Our Opinion: Licensed to pursue spay, neuter grants
Friday, January 11, 2013
Animal lovers in Missouri not only are making a statement, they are making a difference.
An ongoing grant program to enhance spaying and neutering of pets was promoted Tuesday by Missouri Director of Agricultural Jon Hagler during a visit to the Jefferson City Animal Shelter.
What sets this program apart from other government initiatives is that the costs are covered privately by animal lovers.
Now in its fifth year, the program offers “I’m Pet Friendly” license plates made available through the Missouri Department of Revenue. For each license plate sold, $20 is forwarded to the agriculture agency’s spay/neuter program.
The projected $20,000 in revenue will finance 10 grants, at $2,000 each, in 2013. Since its inception in 2009, the grant program has raised more than $100,000.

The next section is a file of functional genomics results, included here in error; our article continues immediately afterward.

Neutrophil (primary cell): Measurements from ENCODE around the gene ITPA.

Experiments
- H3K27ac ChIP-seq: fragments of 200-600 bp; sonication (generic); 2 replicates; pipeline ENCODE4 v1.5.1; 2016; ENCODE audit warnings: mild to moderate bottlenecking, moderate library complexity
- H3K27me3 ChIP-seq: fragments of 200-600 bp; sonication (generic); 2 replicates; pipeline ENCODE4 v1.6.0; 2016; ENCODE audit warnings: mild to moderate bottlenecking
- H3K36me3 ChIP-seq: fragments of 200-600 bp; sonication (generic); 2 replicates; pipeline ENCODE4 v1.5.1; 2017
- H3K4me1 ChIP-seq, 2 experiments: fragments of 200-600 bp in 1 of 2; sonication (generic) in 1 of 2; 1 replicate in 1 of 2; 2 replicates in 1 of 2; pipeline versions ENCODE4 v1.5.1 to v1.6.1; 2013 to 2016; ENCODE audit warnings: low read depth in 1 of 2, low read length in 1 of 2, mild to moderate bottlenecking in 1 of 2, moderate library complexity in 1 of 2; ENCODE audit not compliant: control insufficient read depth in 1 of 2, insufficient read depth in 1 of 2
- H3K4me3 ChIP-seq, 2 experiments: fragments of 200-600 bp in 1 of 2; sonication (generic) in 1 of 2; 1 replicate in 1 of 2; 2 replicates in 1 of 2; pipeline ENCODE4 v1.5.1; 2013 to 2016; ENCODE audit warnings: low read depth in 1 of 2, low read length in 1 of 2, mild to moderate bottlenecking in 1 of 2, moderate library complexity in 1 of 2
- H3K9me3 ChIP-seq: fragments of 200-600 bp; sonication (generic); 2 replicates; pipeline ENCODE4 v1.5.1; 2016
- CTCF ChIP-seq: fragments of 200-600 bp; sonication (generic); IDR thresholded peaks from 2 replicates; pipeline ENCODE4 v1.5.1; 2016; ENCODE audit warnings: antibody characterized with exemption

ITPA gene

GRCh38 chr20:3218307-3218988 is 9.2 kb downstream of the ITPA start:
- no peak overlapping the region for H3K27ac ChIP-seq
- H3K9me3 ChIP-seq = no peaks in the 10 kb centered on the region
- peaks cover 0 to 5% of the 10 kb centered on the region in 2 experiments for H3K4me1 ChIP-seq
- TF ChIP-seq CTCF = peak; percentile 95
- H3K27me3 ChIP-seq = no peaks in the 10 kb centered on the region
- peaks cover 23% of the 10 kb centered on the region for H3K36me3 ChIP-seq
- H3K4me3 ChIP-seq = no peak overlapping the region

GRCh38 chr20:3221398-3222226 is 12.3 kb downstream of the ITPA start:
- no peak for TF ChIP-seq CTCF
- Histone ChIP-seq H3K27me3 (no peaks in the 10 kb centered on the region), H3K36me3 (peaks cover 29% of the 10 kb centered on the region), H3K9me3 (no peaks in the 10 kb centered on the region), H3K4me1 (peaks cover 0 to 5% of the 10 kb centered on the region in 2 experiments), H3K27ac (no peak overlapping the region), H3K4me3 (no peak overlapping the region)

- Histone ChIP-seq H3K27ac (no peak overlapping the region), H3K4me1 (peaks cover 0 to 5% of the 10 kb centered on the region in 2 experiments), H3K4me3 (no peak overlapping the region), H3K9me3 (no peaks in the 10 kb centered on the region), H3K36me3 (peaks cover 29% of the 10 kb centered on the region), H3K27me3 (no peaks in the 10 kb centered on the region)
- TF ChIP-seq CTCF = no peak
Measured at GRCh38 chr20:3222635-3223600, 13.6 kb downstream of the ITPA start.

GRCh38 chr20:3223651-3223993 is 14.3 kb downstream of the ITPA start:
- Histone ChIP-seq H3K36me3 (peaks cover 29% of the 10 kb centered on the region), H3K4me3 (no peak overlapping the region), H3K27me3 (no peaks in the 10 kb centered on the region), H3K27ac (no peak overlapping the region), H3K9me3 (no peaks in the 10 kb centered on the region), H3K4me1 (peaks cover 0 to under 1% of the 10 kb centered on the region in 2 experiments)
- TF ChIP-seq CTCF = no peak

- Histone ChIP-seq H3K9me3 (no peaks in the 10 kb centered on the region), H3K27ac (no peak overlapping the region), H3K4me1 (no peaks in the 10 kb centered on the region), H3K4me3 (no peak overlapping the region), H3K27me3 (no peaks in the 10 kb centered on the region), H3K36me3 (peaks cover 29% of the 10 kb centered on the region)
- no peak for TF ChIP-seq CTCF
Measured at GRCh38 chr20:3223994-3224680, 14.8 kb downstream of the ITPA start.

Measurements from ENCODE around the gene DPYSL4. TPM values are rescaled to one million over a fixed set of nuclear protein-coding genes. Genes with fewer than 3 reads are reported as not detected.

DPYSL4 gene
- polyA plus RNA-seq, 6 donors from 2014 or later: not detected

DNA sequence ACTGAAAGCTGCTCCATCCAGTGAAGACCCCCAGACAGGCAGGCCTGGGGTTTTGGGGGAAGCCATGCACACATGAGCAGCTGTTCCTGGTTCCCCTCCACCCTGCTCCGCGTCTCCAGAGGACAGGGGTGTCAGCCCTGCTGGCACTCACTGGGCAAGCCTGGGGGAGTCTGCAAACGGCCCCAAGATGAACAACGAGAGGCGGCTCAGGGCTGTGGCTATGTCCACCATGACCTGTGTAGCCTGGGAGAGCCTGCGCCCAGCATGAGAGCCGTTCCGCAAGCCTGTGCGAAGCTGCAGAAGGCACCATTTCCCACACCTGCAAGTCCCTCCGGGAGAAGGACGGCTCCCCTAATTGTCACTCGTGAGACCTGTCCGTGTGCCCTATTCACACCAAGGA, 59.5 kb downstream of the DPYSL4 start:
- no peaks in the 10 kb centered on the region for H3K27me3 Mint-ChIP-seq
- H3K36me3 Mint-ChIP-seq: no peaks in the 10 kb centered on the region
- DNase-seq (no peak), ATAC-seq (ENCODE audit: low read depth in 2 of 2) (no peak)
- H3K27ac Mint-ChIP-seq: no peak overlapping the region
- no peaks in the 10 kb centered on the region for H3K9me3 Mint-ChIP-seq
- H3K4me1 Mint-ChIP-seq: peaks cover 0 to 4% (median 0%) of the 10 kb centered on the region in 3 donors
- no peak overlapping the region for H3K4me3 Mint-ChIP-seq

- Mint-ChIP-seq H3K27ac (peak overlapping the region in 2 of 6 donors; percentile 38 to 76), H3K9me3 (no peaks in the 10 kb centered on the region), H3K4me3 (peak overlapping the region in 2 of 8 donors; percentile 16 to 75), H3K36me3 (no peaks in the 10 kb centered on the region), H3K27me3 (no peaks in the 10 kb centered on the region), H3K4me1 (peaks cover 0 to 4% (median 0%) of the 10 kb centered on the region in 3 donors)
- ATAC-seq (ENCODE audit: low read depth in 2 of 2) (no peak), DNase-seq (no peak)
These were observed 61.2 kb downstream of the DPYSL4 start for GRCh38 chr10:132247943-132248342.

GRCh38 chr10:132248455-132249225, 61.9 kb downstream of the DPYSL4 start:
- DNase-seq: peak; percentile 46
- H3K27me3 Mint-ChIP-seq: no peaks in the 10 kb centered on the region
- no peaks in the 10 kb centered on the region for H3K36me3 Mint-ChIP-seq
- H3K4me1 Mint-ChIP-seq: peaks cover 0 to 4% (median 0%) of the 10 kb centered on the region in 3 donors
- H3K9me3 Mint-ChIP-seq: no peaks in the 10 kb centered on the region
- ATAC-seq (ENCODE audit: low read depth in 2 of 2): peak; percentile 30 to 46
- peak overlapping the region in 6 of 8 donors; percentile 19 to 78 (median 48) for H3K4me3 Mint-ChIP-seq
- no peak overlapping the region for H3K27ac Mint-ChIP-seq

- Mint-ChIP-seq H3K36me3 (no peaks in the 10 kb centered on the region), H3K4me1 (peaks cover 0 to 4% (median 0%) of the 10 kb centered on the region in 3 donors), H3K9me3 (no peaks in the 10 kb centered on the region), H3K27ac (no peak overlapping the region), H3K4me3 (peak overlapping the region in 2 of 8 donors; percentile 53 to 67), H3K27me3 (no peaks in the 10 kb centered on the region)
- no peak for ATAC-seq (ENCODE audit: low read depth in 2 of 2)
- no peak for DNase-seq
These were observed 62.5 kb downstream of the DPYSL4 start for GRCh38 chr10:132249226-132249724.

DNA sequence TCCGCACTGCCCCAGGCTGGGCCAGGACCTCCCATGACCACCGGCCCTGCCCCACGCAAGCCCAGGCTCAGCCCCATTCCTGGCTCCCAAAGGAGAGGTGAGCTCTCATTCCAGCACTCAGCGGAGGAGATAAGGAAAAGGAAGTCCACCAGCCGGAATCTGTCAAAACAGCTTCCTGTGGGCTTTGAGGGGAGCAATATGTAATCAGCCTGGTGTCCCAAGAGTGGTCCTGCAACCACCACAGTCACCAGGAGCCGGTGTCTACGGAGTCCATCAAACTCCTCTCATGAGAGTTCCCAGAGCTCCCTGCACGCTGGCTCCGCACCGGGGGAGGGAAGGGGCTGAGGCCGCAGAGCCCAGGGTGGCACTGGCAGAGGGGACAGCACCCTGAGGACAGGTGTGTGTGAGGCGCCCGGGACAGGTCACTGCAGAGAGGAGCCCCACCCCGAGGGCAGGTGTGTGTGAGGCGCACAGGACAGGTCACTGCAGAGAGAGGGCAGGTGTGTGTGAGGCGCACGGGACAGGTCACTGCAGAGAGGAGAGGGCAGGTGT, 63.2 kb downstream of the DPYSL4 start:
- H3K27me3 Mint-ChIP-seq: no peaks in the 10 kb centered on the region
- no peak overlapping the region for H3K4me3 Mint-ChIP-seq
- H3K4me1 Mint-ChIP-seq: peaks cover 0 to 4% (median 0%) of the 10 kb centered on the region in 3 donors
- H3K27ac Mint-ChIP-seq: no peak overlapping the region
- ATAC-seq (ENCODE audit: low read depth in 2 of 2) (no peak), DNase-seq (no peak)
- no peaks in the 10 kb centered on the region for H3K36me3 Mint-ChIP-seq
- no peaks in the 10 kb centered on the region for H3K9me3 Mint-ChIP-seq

Last year, the program awarded 10 grants from among 27 applications.
Applications for the grants may be submitted by “animal shelters, qualifying non-profits and government agencies with current or proposed spay/neuter programs.”
Jefferson City Animal Control Supervisor Karen Jennings said the local shelter has not applied for the state grants in the past. She said non-profits in the state likely have greater need than the local shelter — which is supported by tax revenue and an active “Friends” group.
Nothing in the grant guidelines would preclude the city from applying, according to Rachel Heimericks, office manager for the state agency’s Animal Care Facilities Program. A three-member committee evaluates the grants, due this year by a Feb. 15 deadline.
The city’s failure to apply for grant funding raises an interesting question. Is the city being magnanimous by deferring to operations in greater need or missing an opportunity to seek more money?
How would you answer?
From our perspective, the purchasers of “Pet Friendly” plates support humane treatment, which is advanced by spay/neuter programs that reduce the population and proliferation of unwanted animals.
If the local operation has sufficient resources to meet that goal, let less fortunate groups compete to bolster spay/neuter programs.
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